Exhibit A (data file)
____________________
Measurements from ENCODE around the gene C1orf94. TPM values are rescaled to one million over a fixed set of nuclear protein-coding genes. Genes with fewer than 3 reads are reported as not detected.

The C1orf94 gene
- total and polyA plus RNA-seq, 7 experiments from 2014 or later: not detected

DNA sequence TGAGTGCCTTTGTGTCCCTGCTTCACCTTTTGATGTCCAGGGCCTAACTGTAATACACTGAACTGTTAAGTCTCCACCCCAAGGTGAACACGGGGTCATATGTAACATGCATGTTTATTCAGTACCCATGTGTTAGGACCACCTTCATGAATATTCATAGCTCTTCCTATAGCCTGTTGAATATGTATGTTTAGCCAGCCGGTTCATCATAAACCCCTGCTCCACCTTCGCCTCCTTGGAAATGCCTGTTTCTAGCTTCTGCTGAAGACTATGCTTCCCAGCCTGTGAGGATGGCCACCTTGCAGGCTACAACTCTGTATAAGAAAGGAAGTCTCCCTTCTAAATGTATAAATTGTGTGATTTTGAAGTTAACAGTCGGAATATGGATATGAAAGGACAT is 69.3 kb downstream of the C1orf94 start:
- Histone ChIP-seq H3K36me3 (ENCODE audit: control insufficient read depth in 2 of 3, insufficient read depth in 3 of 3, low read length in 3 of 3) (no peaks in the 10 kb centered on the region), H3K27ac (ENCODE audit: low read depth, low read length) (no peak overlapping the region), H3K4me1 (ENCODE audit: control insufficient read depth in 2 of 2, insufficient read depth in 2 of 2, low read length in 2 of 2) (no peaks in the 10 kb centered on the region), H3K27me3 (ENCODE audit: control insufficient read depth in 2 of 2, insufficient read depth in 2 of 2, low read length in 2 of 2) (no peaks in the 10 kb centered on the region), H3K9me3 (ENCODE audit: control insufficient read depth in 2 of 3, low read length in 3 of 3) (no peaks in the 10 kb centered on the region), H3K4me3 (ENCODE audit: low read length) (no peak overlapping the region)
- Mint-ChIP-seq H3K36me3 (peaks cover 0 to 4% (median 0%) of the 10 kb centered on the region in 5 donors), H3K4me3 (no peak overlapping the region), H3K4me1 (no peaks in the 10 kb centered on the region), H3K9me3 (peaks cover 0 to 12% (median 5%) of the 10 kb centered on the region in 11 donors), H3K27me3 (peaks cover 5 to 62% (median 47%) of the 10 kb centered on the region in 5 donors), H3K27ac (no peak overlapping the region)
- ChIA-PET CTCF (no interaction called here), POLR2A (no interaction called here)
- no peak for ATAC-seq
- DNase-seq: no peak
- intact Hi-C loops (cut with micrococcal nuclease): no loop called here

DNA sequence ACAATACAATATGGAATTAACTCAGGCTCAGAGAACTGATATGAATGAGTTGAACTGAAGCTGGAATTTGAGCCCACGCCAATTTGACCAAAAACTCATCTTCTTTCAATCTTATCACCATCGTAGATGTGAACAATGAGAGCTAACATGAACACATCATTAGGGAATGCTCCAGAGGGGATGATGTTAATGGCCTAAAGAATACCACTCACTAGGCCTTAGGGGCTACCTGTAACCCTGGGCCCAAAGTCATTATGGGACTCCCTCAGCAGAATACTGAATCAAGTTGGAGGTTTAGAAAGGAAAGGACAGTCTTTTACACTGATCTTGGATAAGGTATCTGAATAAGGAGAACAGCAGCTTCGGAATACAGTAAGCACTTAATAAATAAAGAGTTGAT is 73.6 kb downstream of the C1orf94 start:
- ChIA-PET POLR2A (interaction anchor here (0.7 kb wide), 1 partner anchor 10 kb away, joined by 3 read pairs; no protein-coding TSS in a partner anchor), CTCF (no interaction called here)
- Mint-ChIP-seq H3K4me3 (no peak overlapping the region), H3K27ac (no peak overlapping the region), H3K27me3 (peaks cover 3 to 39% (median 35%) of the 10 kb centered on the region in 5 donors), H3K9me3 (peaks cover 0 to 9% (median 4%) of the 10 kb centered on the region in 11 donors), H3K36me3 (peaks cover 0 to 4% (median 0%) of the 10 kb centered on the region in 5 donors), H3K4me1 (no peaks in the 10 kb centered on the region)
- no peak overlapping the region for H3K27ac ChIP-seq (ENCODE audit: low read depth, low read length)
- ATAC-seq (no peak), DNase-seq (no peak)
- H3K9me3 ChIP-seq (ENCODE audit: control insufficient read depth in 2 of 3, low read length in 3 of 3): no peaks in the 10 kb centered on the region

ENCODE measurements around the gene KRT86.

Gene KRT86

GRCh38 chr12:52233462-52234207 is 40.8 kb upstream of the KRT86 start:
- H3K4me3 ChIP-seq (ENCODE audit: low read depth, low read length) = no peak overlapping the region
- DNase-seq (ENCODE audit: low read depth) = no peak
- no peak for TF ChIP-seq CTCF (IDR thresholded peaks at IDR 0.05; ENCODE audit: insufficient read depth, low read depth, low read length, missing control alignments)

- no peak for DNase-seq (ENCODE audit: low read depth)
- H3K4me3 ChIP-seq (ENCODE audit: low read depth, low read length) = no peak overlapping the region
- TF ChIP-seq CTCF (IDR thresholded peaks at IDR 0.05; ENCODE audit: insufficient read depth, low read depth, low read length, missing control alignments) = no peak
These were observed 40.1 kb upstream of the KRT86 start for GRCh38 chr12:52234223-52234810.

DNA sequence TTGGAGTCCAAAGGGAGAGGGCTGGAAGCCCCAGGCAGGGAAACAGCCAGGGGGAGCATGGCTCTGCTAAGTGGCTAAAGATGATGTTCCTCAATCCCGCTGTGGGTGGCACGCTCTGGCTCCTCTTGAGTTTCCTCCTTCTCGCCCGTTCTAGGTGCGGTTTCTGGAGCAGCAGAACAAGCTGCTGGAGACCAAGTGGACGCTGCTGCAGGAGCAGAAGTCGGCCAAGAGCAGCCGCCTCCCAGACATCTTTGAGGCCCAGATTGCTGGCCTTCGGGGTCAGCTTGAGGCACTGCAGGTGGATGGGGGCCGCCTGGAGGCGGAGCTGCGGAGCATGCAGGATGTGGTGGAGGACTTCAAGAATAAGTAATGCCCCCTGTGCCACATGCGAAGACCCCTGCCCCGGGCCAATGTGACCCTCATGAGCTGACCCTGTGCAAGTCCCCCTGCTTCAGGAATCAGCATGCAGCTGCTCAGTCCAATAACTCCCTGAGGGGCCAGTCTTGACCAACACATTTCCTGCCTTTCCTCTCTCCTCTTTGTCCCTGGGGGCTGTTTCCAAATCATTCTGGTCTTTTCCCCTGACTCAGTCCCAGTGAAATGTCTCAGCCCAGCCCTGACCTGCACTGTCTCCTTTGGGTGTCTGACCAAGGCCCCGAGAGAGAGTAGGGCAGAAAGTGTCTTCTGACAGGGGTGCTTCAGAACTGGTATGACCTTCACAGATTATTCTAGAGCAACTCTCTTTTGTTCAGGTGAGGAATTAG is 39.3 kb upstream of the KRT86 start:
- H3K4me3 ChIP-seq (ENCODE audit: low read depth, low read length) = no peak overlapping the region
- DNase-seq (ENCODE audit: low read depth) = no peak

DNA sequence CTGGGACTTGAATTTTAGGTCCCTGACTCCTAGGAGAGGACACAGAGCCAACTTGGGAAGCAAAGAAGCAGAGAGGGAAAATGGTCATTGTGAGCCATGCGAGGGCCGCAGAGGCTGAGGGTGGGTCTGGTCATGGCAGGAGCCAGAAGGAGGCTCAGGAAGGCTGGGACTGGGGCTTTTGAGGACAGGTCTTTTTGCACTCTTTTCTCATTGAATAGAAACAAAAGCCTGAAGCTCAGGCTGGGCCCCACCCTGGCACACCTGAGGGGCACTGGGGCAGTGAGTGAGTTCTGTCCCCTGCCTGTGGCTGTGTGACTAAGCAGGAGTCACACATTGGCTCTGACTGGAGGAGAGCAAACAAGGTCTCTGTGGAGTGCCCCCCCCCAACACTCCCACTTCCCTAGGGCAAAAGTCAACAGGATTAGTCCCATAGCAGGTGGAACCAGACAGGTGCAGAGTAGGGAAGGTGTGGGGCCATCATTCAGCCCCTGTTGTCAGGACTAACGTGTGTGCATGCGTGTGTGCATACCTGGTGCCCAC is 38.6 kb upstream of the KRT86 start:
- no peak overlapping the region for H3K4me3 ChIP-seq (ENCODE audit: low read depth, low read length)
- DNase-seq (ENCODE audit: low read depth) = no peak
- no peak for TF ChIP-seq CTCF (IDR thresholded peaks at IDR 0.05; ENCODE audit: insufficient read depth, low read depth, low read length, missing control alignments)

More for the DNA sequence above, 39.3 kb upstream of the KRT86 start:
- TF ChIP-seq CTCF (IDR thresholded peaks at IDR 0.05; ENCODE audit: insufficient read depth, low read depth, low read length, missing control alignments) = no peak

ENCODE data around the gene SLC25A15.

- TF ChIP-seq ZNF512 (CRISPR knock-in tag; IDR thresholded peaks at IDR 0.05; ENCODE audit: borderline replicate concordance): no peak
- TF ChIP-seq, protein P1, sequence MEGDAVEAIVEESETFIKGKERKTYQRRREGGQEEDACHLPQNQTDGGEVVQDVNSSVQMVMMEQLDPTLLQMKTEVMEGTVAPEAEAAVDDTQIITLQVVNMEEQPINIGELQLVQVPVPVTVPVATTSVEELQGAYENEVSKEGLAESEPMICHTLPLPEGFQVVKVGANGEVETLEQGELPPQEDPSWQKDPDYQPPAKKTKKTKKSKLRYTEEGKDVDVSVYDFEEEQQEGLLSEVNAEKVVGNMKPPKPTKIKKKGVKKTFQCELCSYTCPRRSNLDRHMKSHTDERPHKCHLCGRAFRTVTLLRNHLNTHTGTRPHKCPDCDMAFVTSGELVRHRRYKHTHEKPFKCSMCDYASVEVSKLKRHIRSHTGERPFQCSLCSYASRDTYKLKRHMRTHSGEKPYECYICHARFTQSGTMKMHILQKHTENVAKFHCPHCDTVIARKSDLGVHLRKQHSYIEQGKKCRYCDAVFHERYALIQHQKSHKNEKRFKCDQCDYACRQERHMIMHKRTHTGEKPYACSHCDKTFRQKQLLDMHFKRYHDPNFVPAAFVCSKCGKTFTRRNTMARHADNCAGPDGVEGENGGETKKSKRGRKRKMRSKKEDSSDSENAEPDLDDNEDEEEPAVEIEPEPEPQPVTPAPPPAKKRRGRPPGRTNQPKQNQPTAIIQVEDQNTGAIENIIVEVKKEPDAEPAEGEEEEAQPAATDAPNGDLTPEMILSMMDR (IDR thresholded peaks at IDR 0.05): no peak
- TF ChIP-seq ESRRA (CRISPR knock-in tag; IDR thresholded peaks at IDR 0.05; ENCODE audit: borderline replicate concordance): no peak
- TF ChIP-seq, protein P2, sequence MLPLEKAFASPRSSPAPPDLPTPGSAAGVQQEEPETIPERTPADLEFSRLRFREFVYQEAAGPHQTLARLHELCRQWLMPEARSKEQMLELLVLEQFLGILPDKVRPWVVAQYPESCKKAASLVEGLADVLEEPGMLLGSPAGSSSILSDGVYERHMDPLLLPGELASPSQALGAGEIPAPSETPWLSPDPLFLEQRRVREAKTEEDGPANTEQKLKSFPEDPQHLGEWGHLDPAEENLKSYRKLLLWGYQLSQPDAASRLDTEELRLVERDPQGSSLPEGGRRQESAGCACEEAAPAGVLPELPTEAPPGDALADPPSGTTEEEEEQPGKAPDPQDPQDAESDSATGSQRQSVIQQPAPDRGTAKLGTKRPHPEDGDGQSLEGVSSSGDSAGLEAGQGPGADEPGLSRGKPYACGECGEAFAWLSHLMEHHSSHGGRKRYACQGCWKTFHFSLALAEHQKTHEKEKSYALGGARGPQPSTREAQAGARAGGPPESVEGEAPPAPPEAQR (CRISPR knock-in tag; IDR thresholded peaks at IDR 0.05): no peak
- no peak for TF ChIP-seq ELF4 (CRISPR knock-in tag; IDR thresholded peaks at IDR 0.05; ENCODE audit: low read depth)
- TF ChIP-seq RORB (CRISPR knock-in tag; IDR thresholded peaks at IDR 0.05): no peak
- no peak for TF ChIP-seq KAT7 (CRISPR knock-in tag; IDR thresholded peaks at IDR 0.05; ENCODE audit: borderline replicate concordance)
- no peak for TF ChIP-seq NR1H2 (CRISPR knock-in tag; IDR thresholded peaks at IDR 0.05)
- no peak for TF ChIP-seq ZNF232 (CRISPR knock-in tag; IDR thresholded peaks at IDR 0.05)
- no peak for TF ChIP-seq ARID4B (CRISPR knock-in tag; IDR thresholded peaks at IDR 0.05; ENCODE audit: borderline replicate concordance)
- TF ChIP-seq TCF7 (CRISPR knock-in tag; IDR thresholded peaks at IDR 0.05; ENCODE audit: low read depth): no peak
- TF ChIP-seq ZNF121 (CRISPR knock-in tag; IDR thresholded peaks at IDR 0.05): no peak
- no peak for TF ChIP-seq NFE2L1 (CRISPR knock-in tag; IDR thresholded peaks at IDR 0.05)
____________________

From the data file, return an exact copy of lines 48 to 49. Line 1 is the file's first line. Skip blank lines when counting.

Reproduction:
- TF ChIP-seq ZNF121 (CRISPR knock-in tag; IDR thresholded peaks at IDR 0.05): no peak
- no peak for TF ChIP-seq NFE2L1 (CRISPR knock-in tag; IDR thresholded peaks at IDR 0.05)